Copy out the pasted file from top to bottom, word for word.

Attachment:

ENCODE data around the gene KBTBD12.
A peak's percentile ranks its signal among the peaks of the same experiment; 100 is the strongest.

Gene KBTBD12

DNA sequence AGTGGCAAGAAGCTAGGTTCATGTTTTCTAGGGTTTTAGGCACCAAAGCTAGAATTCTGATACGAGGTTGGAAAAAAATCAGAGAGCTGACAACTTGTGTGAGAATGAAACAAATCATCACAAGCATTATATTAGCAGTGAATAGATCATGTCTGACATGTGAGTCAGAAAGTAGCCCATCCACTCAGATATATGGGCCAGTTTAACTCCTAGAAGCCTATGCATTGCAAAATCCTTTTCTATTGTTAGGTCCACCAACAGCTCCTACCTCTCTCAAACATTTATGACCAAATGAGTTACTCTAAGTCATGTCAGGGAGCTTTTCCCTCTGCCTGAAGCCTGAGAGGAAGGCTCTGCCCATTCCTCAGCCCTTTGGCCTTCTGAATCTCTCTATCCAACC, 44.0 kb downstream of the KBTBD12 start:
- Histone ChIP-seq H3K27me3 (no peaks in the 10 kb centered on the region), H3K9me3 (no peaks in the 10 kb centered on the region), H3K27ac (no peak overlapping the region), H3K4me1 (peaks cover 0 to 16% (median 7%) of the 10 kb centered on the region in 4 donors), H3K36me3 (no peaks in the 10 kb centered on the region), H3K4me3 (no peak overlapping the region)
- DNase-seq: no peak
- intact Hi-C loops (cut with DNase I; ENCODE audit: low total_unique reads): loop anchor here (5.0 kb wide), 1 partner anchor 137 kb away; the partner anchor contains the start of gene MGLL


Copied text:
ENCODE data around the gene KBTBD12.
A peak's percentile ranks its signal among the peaks of the same experiment; 100 is the strongest.

Gene KBTBD12

DNA sequence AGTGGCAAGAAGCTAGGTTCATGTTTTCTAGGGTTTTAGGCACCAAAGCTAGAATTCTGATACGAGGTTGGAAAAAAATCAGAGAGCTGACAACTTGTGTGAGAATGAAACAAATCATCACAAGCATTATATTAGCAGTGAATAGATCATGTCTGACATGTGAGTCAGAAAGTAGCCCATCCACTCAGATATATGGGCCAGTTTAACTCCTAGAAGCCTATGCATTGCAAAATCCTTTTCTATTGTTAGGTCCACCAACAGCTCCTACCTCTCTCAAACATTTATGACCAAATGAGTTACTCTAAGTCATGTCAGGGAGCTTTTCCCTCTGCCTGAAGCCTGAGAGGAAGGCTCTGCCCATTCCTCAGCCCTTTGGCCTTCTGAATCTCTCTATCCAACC, 44.0 kb downstream of the KBTBD12 start:
- Histone ChIP-seq H3K27me3 (no peaks in the 10 kb centered on the region), H3K9me3 (no peaks in the 10 kb centered on the region), H3K27ac (no peak overlapping the region), H3K4me1 (peaks cover 0 to 16% (median 7%) of the 10 kb centered on the region in 4 donors), H3K36me3 (no peaks in the 10 kb centered on the region), H3K4me3 (no peak overlapping the region)
- DNase-seq: no peak
- intact Hi-C loops (cut with DNase I; ENCODE audit: low total_unique reads): loop anchor here (5.0 kb wide), 1 partner anchor 137 kb away; the partner anchor contains the start of gene MGLL